The organized labor movement has begun swinging into action to support protests against the racist police murder of Minneapolis resident George Floyd.
Floyd was filmed being suffocated to death under the knee of police officer Derek Chauvin on Monday in a video that reverberated around the country and has sent the Twin Cities into turmoil.
Protesters lit shops and even a police precinct on fire on Thursday as public rage boiled over in Minneapolis’s third precinct over the ever-continuing string of police murders of Black people in the United States.
Workers in South and Southeast Asia are facing challenges from the coronavirus and their governments’ responses to the crisis like job loss, being robbed of wages, and lack of control over when and how they work in a time of social distancing. Here's a round-up.
Labor Notes’ Saurav Sarkar spoke with New York City teacher Annie Tan on March 23 about the rise in anti-Asian racism with the emergence of the coronavirus pandemic. This interview has been edited for length and clarity.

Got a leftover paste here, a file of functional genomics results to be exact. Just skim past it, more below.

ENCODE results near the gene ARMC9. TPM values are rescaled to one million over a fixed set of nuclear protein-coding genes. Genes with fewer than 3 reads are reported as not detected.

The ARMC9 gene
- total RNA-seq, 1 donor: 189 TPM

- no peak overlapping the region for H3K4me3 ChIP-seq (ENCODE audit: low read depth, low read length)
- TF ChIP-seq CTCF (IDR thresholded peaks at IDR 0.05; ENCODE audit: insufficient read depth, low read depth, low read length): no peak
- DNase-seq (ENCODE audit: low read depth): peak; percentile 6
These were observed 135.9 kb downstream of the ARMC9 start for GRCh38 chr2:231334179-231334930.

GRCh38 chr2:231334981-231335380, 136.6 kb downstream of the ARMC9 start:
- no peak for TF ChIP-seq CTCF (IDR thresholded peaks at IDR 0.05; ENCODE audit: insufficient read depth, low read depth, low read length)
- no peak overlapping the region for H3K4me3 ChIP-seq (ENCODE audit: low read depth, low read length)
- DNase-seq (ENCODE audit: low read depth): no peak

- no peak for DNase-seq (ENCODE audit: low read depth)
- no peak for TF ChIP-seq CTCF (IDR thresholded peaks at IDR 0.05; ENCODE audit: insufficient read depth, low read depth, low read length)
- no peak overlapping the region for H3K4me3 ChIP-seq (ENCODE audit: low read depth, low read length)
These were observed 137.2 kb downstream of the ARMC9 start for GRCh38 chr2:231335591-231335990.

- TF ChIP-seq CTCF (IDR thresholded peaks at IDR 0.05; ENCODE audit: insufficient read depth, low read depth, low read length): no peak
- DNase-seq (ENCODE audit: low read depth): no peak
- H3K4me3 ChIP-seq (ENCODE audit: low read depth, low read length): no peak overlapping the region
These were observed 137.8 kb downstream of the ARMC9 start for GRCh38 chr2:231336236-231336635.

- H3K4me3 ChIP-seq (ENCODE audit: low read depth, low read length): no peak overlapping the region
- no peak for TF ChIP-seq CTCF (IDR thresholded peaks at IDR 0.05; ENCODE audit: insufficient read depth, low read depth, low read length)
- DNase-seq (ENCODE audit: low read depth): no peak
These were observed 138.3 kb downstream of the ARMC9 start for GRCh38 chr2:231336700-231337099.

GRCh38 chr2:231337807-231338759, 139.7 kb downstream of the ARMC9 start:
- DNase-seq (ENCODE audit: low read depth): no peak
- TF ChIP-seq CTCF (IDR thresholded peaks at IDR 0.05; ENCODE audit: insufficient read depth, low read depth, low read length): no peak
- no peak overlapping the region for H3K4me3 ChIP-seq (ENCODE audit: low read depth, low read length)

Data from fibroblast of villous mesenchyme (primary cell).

Labor Notes: Can you tell me a little bit about your family background and how it connects to organizing against anti-Asian racism?
Annie Tan: I was born and raised in Chinatown and I have lived in New York City almost all my life. My family members were mostly new immigrants to America.
At times it can seem like international solidarity is just a rallying cry, devoid of the oomph that would make it a force to build power among workers across borders. But this past August, we had the chance to witness international solidarity in action.
Chanting in English, Spanish, Japanese, Chinese, and Tagalog, a multinational crowd of union activists rallied in the swampy heat of Taiwan’s capital in front of the headquarters of Foxconn, the notorious manufacturer of iPhones.